A Timber Transformation – Armadale House by Natalie Lawrence Design
Words by Anthony Richardson
A rather drab, tired, rendered 1980s home in Armadale was given a transformation both inside and out. Sandra and Paul, the clients, wanted to downsize and came across this home and knew they needed it! “We had bought the house, having decided to down size from our large family home. We kind of just snapped it up as it was exactly what we were looking for,” they explain “Single storey, down a quiet street in an area we love, with scope to change and alter as we saw fit.”
However, living in the home whilst the renovations were going on proved to be difficult. “We didn’t realise how difficult it would be to live through renovations, especially since the only access to the courtyard space was through the front door. However the result is 100% worth it.” Sandra shared a particular story about this difficulty, where there was a guest during Paul’s morning ritual. “One time Paul was in the shower and one of the guys had let themselves in. I’m not sure who was more embarrassed!”
For Natalie Lawrence Design, the challenge was transforming the home into something beautiful and low maintenance while trying to implement everything into the small space. However, the challenges for Natalie didn’t stop at design, it extended to almost ‘client management’. “Also managing their expectations around the build, while they were still living in the house.” was a challenge.
Internally the space was full of dark spaces, limited to fresh air. Although it was tiresome, Natalie Lawrence Design and her clients saw the endless potential. Without altering the fabric of the building, the layout was reconfigured to allow more flexibility, while at the same time allowing light to just pour in. A rather far cry from what was its initial state.
The kitchen, living and dining areas were enlarged through the redeveloped floor plan, along with adding an ensuite to the second bedroom. A new laundry and walk-in-pantry were relocated behind the kitchen, and more storage space was added throughout. Wanting to take full advantage of the existing north-facing courtyard, large glass doors were added. Skylights also help to bring in more light, creating a luminous space.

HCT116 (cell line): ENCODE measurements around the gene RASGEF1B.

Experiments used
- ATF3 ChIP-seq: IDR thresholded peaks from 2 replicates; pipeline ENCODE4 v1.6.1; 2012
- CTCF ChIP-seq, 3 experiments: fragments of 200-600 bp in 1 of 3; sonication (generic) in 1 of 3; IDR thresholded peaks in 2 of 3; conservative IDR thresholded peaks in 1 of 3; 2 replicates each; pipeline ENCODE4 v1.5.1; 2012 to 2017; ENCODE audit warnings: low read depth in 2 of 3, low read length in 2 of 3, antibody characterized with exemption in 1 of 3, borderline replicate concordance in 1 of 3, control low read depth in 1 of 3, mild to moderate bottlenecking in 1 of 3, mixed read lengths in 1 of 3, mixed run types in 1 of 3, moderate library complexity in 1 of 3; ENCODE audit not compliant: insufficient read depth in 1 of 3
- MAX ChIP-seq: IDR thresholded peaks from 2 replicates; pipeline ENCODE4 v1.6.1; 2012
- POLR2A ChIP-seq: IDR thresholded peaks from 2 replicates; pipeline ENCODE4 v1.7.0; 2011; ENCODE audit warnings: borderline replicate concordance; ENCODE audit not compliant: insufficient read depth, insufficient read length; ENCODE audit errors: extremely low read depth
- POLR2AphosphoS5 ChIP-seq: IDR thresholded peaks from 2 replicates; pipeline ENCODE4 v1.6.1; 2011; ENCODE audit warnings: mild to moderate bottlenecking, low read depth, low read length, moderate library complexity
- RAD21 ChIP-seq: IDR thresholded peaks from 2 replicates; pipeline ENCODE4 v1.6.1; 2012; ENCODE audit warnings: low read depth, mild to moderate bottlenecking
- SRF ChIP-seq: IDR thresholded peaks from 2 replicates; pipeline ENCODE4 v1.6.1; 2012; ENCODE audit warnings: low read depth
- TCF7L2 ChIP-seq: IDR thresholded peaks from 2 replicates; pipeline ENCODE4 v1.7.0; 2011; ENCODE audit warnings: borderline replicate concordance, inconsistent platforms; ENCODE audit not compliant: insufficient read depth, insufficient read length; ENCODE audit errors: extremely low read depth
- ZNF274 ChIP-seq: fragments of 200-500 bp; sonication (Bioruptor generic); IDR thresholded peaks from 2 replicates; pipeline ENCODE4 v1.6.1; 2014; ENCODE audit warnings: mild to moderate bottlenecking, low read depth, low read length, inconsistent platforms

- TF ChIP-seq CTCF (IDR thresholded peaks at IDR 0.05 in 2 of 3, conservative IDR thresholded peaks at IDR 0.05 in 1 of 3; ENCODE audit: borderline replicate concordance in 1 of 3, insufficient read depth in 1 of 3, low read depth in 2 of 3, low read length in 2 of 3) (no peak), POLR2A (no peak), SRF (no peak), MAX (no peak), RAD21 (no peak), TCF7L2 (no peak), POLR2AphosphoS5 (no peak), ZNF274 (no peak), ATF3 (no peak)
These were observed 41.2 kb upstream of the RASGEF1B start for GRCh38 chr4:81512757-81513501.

A result of all of this is a rather contemporary space with sleek lines which evoke a sense of calm. The natural and innovative material palette provides cohesion, with porcelain, stone, timber, concrete and glass used throughout. The floorboards in particular create a talking point, using recycled Chinese Elm boards. Natalie sums it up quite well, “While subsequent joinery boxes and other bespoke details reveal themselves at every glance, there is no hierarchy between art, architecture and furniture. Here you don’t feel overrun with bold elements which ordinarily distract from the overall aesthetic and experience.”
What is it like to live in this home? Sandra, the client, explains, “As the facade is starting to change, we just love coming home up the long driveway and seeing our timber box at the end. It takes our breath away every time.” Being able to evoke this feeling isn’t a one-way street, and Natalie doesn’t take the credit. “When you truly get on well with your clients, it's an invaluable connection and allows everything to flow a lot easier. This was the case with this project.”
Knowing how much joy the clients receive from her design is extremely rewarding for Natalie. “Knowing that my clients receive joy every day as they approach their timber oasis and often entertain in the courtyard in the warmer evenings, also makes my heart sing.”